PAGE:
ISO Internal Audits Explained

ISO Internal Audits Explained

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ISO Internal Audits Explained -

An ISO Audit is the systematic process of collecting and evaluating information about an organization’s processes to determine their level of compliance with the standard they are being audited against. Audits are completed to check the effectiveness of measures in place and to determine if the organization is operating at full capacity within the requirements to achieve certification and continue to grow. Within an audit cycle, which is typically 3 years, an organization will have both ‘internal’ and ‘external’ audits completed at least once per the calendar year, with the scope of the audit and the scale of the audit dependent on who is conducting it and its purpose. 

Internal auditing is carried out independently by an organization, utilizing internal personnel or an ISO Consultant with experience and knowledge of your organization and industry. It is an appraisal of the efficiency and effectiveness within certain departments or the organization. External Audits are done to evaluate your organization and recommend certification to the standard you are compliant with. External audits are performed by third-party auditors affiliated with a Certification Body. Internal audits are a requirement of ISO Standards, but cannot grant you an ISO Certificate.

Goals of Internal Audits:

The purpose of an ISO internal audit is to assess an organization’s efficiency as measured by the level of its quality and risk management systems and its overall business practices against one or more ISO Standards. Companies and organizations conduct internal audits to evaluate and improve the efficiency of their business practices capabilities by highlighting any existing flaws or shortcomings and ensuring plans are in place to properly address them.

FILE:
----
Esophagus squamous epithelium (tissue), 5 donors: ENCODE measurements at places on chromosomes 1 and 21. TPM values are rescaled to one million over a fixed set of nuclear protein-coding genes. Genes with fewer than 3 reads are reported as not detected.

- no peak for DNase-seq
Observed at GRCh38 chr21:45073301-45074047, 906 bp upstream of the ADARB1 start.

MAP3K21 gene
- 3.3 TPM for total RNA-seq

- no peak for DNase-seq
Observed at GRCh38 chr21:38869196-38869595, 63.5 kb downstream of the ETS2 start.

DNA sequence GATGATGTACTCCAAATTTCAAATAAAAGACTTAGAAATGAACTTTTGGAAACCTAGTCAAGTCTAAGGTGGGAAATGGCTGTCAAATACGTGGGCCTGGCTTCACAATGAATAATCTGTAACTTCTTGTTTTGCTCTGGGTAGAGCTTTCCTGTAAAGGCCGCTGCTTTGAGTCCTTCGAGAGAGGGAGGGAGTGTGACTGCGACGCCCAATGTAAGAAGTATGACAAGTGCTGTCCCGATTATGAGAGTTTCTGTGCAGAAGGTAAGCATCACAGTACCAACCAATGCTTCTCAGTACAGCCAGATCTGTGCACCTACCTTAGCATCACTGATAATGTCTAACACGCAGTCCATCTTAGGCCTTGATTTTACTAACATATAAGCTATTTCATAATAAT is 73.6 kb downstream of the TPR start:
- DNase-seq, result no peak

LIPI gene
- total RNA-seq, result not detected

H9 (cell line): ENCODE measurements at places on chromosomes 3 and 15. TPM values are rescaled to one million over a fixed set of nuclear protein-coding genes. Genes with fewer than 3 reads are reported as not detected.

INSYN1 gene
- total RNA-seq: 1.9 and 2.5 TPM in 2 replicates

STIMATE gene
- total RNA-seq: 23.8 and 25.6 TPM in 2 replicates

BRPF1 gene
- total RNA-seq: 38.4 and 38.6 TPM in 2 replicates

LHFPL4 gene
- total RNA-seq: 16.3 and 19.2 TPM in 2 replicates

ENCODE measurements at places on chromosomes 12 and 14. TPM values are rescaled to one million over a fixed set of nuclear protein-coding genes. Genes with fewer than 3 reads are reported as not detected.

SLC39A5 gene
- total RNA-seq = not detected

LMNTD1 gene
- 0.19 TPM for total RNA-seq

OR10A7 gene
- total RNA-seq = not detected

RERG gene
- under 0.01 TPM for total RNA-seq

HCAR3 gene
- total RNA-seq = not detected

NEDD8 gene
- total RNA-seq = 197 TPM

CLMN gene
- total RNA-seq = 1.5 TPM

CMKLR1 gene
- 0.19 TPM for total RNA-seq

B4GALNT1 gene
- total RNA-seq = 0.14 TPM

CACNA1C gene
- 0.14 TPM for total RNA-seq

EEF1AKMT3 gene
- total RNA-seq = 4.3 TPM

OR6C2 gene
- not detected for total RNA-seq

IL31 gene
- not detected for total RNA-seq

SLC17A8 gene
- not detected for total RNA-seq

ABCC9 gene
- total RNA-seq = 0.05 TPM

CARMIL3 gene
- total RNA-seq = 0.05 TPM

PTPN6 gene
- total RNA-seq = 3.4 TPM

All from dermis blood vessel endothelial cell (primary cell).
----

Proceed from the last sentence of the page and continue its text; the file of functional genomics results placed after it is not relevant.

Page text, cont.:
While conducting regular and effective internal audits of your management system is a requirement of the standard, it’s also a requirement for a reason. Internal audits are a chance for your organization to truly see the progress you are making, and a chance for your employees to show off their skills and voice any concerns. Some of the major ways an organization can benefit from an internal audit:

  • To review and evaluate the reliability and soundness of its internal control system;
  • To ascertain the degree of compliance with established standards, policies and procedures;
  • To minimize losses and maximize profits;
  • To ascertain whether the information generated in an organization is accurate and reliable;
  • To ascertain the level of integrity of the data provided to management;
  • To provide informed advice and feedback to management on next steps and growth opportunities;
  • To seek opportunities for improvement in the existing systems.

Internal auditing is based on several guidelines that are dependent on the organization’s specific vision and strategy. To be beneficial, it should provide appropriate and unbiased information that the organization can utilize in the enhancement of its performance. This means that auditing should be undertaken while keeping in mind the specific requirements and criteria of the organization and the environment within which it operates. While you might be tempted to download and follow a checklist, don’t use these as a one-stop-shop for the perfect internal audit, utilize them as guidance and tailor them for your specific needs.

Principles of Internal Auditing:

Following are some of the basic principles of auditing that should be universally applicable regardless of the size, scope or industry.

Objectivity: An internal audit should be an objective activity. All internal auditors must maintain objectivity in their judgment. Consider if you are auditing your peers, to not hold previous judgement or past experiences against an individual or team, audit within your scope, do not audit with an objective of proving a point. Audit with the objective goals of bettering the organization and providing a value-added practice to the organization.